Published On: Thu, Apr 12th, 2018

Make no mistake: Corruption exists in Nigeria

But the Economic and Financial Crimes Commission’s attempt to paint all Nigerian politicians, who are not in blind support of President Muhammadu Buhari with a broad brush of malfeasance is misguided, is unfair and ultimately damaging to its own purported cause.



On the streets and in the courts, representatives of the EFCC are using over- the-top tactics to attack Buhari’s rivals. The law enforcement agency, tasked with policing financial crimes such as fraud and money laundering, trumpets widespread corruption among political and military leaders who dare to speak their mind against government. In some cases, it has attacked officials who simply served under former President Goodluck Jonathan, who peacefully transferred power to Buhari following a 2015 election.

The EFCC also has repeatedly tried to galvanize the public against Buhari’s competitors. The EFCC, led by Acting Chairman Ibrahim Magu, recently organized a public rally to herald its work and publicly shame those it targets.

But in reality, the EFCC very often accuses without amassing evidence. It has on many occasions launched false allegations and hurried those it accuses into the courts, embarrassing them and tying them to indefinite legal proceedings that the agency uses to stifle voices of dissent.

One prominent example: A trial involving a colonel in the Nigerian Army, Nicholas Ashinze, and five others accused of nefariously appropriating N3.1 billion tied to a government water project. Ashinze’s military prominence dates to previous administrations. The case against him, which spanned years, has hit multiple snags after judges have determined that the EFCC was acting unethically and illegally.

Most recently, in March, Justice Gabriel Kolawole of the Federal High Court, Abuja, excoriated the EFCC after one of its operatives refused to cooperate with the judge to answer questions or allow opposing legal counsel to lay out facts in the case. The operative asserted that he had investigated Ashinze and determined guilt, yet this EFCC official was unprepared to present any facts or evidence.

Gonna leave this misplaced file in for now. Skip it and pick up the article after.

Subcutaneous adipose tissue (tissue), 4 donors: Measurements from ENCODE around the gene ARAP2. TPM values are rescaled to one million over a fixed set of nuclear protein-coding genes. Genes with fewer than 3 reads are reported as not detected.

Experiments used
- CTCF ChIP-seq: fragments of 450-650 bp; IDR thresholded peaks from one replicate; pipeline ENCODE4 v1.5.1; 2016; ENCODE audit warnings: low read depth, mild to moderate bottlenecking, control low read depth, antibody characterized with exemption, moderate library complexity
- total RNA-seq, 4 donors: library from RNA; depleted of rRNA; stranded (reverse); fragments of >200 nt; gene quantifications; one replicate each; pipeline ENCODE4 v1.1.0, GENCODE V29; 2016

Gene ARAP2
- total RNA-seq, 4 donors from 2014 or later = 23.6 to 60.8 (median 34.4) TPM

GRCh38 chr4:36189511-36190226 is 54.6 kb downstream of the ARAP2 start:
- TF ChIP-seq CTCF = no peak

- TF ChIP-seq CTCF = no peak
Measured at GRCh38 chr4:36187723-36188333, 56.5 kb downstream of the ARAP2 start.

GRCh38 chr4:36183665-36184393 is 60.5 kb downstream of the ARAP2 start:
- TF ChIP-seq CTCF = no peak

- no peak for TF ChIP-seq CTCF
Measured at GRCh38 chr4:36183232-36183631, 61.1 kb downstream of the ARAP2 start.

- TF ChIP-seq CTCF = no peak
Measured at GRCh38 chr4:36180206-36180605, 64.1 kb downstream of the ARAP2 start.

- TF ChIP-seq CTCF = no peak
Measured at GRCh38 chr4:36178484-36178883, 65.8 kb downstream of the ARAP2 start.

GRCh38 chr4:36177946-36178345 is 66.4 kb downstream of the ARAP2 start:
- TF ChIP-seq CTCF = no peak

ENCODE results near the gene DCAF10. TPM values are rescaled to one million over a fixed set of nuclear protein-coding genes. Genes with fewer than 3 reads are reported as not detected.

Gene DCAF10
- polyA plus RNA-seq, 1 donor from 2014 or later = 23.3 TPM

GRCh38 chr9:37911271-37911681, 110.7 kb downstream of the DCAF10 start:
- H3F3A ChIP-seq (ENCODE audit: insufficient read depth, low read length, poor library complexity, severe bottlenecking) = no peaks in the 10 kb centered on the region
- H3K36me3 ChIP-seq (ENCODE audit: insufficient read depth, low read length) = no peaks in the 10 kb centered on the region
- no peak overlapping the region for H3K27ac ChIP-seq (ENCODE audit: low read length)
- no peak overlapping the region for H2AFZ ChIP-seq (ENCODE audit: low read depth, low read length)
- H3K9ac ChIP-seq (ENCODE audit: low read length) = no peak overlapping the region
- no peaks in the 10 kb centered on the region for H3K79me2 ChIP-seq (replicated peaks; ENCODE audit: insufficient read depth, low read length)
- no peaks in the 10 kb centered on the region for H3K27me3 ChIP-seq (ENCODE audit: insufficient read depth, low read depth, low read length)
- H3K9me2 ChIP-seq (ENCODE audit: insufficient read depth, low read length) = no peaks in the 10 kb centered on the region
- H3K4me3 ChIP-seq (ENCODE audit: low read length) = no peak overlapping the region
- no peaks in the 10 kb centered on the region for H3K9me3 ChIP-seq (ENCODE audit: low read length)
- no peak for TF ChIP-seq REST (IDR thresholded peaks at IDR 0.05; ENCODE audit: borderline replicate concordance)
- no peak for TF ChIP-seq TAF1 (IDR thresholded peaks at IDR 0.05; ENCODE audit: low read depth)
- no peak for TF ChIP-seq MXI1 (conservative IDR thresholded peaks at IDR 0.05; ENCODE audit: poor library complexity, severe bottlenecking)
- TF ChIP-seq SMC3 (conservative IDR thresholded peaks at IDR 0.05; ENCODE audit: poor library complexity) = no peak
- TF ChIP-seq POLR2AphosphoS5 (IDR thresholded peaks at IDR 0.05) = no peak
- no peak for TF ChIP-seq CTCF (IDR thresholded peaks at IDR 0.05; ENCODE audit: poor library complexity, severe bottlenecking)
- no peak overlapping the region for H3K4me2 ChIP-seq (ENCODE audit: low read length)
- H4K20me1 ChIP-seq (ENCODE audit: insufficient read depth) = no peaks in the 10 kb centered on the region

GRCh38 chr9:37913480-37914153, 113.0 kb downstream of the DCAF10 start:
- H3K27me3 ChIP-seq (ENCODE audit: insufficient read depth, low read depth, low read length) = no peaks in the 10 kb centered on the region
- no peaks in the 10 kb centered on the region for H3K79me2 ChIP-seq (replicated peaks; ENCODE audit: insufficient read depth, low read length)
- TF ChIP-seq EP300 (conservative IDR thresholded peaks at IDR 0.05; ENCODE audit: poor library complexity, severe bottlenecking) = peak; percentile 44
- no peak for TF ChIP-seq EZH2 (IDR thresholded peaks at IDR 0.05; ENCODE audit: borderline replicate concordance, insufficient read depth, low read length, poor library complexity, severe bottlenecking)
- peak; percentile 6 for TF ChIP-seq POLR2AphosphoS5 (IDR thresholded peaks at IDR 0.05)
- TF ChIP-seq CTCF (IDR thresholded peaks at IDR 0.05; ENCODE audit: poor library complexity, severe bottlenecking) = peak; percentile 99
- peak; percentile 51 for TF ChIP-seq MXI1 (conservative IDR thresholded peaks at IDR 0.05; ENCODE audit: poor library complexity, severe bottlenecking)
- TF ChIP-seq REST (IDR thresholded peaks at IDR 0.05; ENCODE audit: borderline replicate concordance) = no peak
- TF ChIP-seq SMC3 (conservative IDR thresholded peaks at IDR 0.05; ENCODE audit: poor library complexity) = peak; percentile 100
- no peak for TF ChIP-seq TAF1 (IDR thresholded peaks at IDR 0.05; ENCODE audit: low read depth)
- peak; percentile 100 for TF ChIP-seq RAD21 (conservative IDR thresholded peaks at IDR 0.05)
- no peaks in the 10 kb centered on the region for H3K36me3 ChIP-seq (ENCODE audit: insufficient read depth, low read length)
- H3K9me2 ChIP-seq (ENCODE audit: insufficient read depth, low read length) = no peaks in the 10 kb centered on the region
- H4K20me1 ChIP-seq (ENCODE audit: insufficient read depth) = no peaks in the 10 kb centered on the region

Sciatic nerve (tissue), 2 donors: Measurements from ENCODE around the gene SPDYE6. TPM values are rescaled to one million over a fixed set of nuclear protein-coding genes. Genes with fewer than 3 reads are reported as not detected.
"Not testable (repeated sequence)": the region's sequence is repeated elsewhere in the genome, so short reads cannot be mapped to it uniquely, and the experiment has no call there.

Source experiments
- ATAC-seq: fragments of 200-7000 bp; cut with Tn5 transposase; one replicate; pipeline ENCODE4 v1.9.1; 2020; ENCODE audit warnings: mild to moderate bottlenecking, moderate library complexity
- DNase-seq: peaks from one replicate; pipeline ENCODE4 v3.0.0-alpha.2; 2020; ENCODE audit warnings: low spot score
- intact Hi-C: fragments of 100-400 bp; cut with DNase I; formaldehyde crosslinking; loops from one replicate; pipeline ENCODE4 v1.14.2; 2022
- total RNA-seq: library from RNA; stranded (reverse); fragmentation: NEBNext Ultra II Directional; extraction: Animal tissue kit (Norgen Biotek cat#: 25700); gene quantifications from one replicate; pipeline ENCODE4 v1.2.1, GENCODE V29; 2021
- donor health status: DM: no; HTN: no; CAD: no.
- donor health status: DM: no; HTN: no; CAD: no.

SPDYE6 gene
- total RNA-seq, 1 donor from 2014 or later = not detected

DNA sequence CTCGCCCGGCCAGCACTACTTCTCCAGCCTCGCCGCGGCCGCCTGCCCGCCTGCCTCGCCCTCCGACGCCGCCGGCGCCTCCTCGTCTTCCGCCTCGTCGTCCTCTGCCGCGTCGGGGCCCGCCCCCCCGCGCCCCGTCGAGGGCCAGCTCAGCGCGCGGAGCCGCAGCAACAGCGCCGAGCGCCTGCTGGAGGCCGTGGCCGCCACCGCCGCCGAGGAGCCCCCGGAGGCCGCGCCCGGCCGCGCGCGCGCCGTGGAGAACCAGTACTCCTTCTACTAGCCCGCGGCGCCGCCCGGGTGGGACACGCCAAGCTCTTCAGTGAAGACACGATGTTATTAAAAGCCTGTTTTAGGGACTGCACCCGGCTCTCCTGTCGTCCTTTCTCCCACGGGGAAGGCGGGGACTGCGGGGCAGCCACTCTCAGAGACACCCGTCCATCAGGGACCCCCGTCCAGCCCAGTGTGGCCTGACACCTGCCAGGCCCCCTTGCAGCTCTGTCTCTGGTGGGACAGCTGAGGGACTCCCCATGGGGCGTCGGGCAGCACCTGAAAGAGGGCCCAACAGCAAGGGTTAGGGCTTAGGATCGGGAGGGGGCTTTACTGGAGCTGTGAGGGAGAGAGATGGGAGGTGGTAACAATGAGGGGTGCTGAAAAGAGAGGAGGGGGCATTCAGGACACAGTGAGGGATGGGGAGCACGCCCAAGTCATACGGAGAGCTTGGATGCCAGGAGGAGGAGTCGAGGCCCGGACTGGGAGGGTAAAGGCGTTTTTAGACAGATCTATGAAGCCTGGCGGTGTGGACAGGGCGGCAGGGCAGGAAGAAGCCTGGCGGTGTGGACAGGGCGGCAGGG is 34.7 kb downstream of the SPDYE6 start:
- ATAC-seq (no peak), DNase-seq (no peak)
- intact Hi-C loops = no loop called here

The judge called it a display of gross misconduct in the prosecution of Ashinze. He admonished the EFCC and, in frustration, withdrew from the case and returned it to the Chief Judge of the Court for re-assignment. Problems in that trial echo troubles that countless political adversaries are encountering in Nigeria, as Buhari and his allies tout so-called anti- corruption efforts that are in fact aimed at swamping political opponents with expensive legal proceedings, negative public relations and the threat of jail.

Another prominent example: A lengthy trial involving the former minister of Finance, Nenadi Usman, and former aviation minister, Femi Fani-Kayode – officials who served in the Jonathan 2015 campaign organization.

But, despite years of accusations and court proceedings, no hard evidence has surfaced to prove the trumped-up allegations. The defendants are accuse using monies they reasonably ought to have known was proceeds of corruption to fund the PDP 2015 presidential campaign , but the facts point to simple and legal spending on political pursuits – on disseminating information, rallies and persuading voters to vote for their party.

And yet Usman and Fani-Kayode, like Col. Ashinze, find themselves ensconced in legal proceedings and embroiled in political turmoil that, ultimately, is the making of President Buhari, a former military ruler who views governing with a strong arm as his right.

The end result: a misinformed public and a dangerously empowered president who seeks an ever-increasing concentration of power and a steady decline in the free speech that most Nigerians know it is vital to democracy.

Author: James Daniel

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